Thursday, February 11, 2010

Not Such A Bad Place ?or is it?

So as I briefly mentioned last post, we had a boy named Jokester. Our sweet Border Collie got a home and was scheduled to be returned since our little fella seemed to have some seperation anxiety. Now seperation anxiety isn't little fido or fifi going poop in your shoes or just barking through the day or even deciding to TP the inside of your house (that's just them having some fun.:)) Seperation anxiety is more towards breaking through the glass window or jumping off the 2nd story balcony or eating half the door jam trying to get out of the house to (most likely) find you or SOMEONE. [thankfully my girl just runs away when a door is left glass breaking or door chewing so far]

Jokester seemed to be tearing the house apart when mom & dad left even for an hour. We had set up our boys room for his return and my concerns of course immediately ran amuck wondering how long it would take for someone to be able to work with his issue! The day came when Jokester was to come in and lo and behold the people loved him so much they took off work and decided to work with him on his anxiety and are letting him have more free reign in the house and leaving him for brief intervals to get him used to being alone. They let us know he is getting better. Those are the kind of pet owners one hopes all our kids get.

I came up with an idea long ago that I dubbed Special Needs Animals. These are dogs (and sometimes cats)that have either been here a long time and/or are those who are showing some signs of needing more. More of something, everything. More exercise, more rest, more mental stimulation, more companionship/quiet time. They DO get all these things at the shelter..but not always enough. Often, just getting their basic needs taken care of like clean housing and bedding, food, medicine, potty time out in a play yard and getting them introduced to potential adopters, is all we have time for in the day. The special needs animals are to have some one on one time with a staff member everyday. I usually get 25-30 min of solid play time or quiet time or even obstacle course time with at least one of them...on a good day I'll do 2 special needs animals and still get to sit with a couple others for 10-15 min. Those days are my favorites.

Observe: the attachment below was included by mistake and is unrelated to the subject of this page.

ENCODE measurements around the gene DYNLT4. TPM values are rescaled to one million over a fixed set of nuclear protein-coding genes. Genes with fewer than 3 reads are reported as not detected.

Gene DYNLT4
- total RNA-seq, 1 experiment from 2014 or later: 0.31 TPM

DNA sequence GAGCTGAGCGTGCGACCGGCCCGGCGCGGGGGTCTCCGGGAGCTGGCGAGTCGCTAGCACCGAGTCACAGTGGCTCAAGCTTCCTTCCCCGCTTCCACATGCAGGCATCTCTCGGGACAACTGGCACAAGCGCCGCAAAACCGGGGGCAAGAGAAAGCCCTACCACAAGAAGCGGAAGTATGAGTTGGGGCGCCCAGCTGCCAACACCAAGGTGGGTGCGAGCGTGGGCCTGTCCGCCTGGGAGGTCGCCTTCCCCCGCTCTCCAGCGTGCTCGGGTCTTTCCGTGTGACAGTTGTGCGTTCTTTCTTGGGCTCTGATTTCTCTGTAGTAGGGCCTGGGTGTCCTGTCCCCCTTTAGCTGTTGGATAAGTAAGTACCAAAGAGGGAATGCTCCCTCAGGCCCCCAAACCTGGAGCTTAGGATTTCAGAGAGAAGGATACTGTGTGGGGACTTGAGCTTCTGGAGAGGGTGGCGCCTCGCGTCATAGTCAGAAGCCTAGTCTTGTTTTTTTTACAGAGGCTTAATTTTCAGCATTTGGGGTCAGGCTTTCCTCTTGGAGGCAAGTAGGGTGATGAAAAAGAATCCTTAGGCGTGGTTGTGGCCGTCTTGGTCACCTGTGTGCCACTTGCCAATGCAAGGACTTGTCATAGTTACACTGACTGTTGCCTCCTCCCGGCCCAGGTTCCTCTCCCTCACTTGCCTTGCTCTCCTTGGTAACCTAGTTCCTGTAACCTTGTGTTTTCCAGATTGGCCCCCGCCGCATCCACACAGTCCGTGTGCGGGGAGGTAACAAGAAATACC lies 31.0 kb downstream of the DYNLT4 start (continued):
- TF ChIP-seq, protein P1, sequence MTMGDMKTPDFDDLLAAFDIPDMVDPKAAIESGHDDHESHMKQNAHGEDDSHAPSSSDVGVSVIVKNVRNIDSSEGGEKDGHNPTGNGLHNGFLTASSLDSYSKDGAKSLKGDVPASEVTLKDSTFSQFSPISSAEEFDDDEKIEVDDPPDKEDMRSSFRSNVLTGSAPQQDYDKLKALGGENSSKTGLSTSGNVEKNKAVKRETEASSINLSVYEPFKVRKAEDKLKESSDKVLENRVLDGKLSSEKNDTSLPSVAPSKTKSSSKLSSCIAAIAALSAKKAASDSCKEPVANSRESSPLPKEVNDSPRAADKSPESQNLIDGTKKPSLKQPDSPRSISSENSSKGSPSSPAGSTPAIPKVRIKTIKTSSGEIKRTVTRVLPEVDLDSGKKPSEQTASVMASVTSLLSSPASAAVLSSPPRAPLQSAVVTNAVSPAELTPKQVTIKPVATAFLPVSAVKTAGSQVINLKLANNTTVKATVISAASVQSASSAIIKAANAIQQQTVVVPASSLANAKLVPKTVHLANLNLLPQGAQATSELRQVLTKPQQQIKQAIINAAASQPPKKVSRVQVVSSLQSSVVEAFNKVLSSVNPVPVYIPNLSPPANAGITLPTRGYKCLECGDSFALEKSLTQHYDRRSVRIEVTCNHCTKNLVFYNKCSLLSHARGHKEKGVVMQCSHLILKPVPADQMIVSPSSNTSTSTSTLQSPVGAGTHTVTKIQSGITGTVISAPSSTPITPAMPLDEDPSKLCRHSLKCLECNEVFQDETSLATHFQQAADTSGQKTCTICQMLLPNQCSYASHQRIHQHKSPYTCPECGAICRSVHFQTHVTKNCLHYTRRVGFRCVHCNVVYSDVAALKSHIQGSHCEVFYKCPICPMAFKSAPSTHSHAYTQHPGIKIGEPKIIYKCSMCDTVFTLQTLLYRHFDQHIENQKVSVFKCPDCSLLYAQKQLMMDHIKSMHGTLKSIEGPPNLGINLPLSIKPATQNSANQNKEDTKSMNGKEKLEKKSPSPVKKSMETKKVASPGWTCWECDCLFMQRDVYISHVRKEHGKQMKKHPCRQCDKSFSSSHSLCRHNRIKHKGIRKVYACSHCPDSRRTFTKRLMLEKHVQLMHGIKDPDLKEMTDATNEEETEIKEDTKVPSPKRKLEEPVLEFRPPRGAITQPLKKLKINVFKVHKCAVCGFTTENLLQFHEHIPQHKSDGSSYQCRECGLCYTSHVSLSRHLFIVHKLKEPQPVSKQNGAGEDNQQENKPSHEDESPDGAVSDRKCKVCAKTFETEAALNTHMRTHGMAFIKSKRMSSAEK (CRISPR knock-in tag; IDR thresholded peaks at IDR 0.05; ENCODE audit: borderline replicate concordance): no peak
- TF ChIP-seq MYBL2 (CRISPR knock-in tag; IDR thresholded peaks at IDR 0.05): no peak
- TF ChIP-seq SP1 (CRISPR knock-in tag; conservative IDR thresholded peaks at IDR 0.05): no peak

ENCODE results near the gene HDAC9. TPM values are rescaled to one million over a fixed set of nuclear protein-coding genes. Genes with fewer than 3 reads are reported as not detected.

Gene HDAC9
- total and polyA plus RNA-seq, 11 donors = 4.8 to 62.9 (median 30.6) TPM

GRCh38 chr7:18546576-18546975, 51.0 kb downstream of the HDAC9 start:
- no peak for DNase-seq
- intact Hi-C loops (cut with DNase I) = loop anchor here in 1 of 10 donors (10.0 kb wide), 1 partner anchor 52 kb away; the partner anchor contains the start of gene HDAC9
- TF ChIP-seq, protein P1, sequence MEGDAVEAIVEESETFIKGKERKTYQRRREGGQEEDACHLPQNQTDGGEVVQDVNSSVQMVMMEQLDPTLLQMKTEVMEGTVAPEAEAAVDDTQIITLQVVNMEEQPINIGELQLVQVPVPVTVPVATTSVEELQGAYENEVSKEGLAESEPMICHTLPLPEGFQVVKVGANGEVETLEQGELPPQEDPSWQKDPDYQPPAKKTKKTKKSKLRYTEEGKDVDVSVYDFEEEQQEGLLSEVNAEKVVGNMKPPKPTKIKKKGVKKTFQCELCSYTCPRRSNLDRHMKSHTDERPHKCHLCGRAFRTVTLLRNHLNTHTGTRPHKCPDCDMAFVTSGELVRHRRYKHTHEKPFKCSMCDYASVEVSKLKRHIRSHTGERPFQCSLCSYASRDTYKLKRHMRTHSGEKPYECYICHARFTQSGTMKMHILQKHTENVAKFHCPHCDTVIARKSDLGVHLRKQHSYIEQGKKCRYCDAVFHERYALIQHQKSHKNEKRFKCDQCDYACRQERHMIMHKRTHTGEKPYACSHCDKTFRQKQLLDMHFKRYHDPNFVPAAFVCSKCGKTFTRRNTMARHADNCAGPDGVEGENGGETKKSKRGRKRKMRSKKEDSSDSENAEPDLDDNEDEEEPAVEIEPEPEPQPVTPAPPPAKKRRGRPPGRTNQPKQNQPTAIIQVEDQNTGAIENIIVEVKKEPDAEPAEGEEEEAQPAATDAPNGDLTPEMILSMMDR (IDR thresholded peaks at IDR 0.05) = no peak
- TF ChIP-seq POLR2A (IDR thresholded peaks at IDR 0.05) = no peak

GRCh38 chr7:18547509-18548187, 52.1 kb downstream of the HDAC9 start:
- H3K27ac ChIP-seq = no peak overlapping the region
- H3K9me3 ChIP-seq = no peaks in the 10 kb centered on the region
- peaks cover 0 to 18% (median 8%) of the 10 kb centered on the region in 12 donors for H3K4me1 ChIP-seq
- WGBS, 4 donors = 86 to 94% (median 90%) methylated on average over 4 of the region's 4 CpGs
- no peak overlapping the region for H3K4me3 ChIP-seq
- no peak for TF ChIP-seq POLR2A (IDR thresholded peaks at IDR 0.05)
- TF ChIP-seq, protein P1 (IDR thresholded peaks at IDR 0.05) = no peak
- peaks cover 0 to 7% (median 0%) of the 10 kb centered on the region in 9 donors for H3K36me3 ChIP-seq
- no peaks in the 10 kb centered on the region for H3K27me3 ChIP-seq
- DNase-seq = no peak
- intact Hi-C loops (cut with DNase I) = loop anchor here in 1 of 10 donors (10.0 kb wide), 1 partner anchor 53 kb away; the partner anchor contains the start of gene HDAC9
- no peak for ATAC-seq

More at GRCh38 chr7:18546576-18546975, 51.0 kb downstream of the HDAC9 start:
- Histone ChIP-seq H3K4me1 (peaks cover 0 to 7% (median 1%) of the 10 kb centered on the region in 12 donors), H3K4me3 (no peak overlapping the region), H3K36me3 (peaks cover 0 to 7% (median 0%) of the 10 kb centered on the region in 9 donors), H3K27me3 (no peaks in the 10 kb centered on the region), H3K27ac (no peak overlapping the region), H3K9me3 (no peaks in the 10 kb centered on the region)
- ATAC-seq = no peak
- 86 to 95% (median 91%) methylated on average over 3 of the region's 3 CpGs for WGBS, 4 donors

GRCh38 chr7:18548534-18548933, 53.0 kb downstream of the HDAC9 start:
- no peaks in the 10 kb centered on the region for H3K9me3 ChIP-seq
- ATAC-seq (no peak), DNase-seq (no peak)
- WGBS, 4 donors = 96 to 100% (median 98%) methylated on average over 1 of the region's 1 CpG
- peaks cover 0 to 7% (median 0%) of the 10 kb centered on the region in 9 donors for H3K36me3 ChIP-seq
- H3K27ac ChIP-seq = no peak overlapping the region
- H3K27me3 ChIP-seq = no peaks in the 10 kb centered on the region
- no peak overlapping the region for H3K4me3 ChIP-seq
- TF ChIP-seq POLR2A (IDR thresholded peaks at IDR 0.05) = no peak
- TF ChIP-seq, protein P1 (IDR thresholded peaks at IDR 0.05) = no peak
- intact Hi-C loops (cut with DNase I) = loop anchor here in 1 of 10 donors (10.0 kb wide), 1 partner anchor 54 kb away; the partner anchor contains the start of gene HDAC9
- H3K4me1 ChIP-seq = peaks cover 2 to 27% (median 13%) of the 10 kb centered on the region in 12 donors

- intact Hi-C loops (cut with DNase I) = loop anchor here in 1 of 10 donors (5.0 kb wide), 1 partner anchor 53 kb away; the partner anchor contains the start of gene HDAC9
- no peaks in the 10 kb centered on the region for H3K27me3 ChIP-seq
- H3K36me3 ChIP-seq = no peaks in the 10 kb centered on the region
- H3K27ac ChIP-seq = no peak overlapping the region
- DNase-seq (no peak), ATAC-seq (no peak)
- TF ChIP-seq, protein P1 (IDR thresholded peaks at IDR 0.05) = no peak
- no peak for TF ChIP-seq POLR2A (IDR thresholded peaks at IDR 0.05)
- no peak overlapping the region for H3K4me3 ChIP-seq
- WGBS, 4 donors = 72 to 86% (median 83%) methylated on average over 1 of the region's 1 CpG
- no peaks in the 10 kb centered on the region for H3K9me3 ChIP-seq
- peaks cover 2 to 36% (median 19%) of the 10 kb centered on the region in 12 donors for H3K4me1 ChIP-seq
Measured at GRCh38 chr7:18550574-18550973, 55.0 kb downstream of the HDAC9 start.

Our 3 girls Coraline, Boobahla, and Lady, along with the lovely, sweet, thick, busty, white with a batman mask, ball of rolling thunder (that's labled an Am. Bulldog but is in my view just a beautiful bully mutt) named Cheekaleeka are all on the Special Needs list, as is the ASP Pitty Boon whom Boobahla beats the crap out of. Each of these kids have started to show obvious stress signs.